But such enthusiasm soon disappeared. As noted, not long after that, Xi’s speech wasn’t included in a volume of his important speeches. Together with this, any political discourse about China’s constitution and constitutionalism vanished.
More important, in terms of his actions, Xi did almost the opposite of what he preached in his 2012 speech on constitutionalism.
Instead of preserving its supreme authority and making sure that “no organization [such as the CPC] or individual [such as himself] has the privilege to overstep the Constitution and the law,” as Xi himself and indeed China’s constitution (Article 5) stated, he got it changed to expand his power and extend his rule.
Indeed, the three most fundamental changes in China’s latest constitutional amendment overwhelmingly approved by the NPC on March 11 – namely listing a National Supervisory Commission (NSC) as a new state organ in the constitution, enshrining “Xi Jinping Thought” into the document and removing the two-term presidential limit from it – were all for that purpose.
With the creation of NSC, its inclusion in the constitution, and the appointment of one of his trusted aides as chief of this new anti-corruption “super agency,” Xi is now allowed to police not just party cadres but also all the other groups and members of Chinese society.
As it was hallowed in the CPC’s charter last autumn and in the PRC’s constitution last week, “Xi Jinping Thought on Socialism with Chinese Characteristics for a New Era” is now “the guiding principle” for not only the world’s biggest political party but also its most populous country. Any opposition to Xi and his thought by a party member or a Chinese citizen can be seen as doctrinal heresy.
Also, with the inclusion of his political doctrine, whose ultimate goal is to make China “a great modern socialist country” by the mid-21st century, into the country’s top law, it’s very likely that Xi will stay at the helm for a long time, perhaps even for life, to oversee and see it through.
This is confirmed by the third – and most consequential – amendment, namely the abolition of the term limits. That the PRC’s president and vice-president “shall serve no more than two consecutive terms” (Article 79) was probably the most advanced idea of the 1982 Constitution. Such a clause was inserted to ensure that the Chinese would never again suffer from the calamities they had endured during Mao Zedong’s tyrannical lifetime rule.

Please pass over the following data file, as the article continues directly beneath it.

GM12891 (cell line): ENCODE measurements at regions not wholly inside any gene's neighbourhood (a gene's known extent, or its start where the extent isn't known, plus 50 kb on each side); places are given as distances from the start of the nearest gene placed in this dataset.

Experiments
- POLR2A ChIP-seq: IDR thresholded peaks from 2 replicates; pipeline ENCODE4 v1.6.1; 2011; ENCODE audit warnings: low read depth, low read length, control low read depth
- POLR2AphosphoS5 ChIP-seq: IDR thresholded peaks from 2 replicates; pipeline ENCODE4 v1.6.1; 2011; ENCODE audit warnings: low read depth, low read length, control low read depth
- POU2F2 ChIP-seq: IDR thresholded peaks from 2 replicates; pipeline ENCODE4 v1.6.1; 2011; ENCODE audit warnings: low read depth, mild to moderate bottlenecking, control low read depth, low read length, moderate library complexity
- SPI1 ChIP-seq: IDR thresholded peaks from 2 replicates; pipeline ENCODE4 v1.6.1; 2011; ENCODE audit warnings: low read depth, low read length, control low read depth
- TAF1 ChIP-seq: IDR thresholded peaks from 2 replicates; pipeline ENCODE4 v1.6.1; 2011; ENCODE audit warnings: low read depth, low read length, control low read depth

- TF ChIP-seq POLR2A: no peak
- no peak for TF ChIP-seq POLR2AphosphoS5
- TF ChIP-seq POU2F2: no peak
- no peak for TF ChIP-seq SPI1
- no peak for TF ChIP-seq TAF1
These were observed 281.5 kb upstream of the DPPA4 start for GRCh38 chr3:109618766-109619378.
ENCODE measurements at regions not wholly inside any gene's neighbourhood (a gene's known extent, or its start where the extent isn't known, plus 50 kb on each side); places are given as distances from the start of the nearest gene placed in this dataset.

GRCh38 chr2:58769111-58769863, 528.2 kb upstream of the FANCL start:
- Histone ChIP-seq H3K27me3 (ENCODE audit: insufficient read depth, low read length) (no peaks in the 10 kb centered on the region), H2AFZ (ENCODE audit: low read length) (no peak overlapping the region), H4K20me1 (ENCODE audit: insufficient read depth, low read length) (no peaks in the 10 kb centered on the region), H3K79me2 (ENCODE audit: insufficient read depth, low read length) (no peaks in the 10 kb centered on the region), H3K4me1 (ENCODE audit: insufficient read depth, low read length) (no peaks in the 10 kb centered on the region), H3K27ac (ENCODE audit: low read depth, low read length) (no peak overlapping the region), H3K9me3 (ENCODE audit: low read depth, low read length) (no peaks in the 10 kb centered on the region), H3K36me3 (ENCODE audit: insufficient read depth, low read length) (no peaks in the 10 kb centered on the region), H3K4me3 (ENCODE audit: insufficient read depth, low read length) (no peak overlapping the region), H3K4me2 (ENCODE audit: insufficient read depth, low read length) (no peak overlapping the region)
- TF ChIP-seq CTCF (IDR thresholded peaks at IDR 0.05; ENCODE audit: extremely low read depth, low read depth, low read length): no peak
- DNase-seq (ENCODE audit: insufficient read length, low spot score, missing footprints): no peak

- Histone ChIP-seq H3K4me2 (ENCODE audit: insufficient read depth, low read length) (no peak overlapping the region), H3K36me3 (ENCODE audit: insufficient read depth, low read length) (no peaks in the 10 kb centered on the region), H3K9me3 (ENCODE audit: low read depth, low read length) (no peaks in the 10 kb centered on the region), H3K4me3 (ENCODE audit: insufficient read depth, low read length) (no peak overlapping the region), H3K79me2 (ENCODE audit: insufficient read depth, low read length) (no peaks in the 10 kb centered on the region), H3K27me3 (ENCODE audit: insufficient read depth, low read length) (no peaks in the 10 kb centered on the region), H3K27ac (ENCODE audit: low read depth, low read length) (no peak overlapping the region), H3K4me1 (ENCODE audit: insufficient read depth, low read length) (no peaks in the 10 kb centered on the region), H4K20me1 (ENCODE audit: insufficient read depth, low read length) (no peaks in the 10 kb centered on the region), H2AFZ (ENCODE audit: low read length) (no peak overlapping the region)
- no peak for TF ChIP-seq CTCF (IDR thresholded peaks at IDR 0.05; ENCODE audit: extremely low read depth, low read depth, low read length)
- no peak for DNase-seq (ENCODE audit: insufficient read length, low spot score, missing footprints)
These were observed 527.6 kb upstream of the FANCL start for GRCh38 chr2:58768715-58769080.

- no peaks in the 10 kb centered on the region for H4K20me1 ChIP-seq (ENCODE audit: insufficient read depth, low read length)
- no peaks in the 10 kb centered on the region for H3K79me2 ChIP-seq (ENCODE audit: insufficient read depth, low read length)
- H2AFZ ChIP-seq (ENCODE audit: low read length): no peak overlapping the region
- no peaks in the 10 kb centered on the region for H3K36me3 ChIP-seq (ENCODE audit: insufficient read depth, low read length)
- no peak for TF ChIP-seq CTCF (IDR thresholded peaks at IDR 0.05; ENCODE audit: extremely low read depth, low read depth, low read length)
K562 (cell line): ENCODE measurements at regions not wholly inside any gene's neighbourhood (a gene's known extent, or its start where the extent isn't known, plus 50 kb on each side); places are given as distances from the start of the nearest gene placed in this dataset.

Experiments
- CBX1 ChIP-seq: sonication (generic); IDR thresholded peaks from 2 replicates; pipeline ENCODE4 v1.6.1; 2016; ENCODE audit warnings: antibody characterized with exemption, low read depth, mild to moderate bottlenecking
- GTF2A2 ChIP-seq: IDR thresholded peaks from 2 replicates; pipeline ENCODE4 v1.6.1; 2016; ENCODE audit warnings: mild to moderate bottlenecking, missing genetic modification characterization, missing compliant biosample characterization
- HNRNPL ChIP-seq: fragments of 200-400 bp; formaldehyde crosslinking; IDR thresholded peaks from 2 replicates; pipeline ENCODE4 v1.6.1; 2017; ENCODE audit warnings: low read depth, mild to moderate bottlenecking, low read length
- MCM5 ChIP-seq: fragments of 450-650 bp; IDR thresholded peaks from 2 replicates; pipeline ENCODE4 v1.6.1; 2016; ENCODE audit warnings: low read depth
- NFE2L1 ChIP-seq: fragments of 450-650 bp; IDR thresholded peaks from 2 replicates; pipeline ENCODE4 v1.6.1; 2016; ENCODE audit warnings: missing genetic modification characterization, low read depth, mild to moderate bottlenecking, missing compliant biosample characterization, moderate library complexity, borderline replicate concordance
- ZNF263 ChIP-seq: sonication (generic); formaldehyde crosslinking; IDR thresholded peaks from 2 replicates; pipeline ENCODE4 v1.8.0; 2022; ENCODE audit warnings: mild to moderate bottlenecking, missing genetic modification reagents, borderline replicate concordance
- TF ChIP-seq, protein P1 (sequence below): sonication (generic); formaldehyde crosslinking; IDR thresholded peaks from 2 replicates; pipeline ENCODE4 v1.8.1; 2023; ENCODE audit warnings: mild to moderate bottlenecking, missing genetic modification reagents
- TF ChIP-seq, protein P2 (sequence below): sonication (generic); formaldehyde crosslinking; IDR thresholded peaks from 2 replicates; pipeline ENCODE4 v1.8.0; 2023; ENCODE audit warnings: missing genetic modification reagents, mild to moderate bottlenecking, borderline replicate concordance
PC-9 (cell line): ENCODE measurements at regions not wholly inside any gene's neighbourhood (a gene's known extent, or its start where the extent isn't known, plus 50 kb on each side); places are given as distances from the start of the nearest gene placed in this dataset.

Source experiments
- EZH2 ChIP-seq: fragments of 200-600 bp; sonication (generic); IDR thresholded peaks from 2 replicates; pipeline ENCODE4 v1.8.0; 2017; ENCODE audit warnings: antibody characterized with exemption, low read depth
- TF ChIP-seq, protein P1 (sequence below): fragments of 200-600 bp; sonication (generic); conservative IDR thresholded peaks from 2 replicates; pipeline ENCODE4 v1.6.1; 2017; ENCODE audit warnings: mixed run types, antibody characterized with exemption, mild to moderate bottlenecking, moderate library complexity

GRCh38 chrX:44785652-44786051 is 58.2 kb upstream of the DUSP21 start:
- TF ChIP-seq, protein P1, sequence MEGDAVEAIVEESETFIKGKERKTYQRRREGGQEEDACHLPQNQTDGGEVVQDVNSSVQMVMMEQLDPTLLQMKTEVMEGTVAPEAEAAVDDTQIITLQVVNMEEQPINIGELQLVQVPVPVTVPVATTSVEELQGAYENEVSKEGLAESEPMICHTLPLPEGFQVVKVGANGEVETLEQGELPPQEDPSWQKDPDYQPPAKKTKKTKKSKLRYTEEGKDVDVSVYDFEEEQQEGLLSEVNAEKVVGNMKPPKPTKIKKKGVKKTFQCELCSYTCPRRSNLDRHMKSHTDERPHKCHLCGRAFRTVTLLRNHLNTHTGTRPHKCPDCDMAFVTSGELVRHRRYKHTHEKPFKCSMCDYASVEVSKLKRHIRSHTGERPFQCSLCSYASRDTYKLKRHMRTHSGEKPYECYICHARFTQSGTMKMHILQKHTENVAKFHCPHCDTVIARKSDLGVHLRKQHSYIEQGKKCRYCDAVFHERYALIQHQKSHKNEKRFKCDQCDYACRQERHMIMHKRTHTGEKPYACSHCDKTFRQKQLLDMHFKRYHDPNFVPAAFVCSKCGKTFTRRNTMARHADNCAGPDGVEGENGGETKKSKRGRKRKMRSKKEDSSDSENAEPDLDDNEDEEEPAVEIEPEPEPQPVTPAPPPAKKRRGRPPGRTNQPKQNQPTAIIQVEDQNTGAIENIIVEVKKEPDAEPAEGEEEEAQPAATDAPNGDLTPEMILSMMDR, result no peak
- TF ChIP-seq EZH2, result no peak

Judging by these constitutional amendments, it is apparent that the statement that no “individual may enjoy the privilege of being above the constitution and the law” doesn’t apply to Xi.
With these crucial and far-reaching changes, China’s 1982 Constitution is no longer the same. In some ways, it can now be seen as Xi’s constitution. In that sense, he pledged his allegiance not purely to the PRC’s constitution but also to his own constitution.
In fact, as evidenced by many developments during this 2018 parliamentary session, such as the appointments of Xi’s trusted associates to key government posts and their overwhelming approval, not only China’s constitution but also other key institutions, including the party-run NPC, are about, of, by or for Xi.
All in all, while it’s not certain whether he will successfully build “China into a great modern socialist country that is prosperous, strong, democratic, culturally advanced, harmonious, and beautiful” as he vows, it’s certain that the “new era” he is leading his 1.4-billion-people nation into is also Xi’s “era” – not with “Chinese characteristics” but rather with “Xi characteristics”.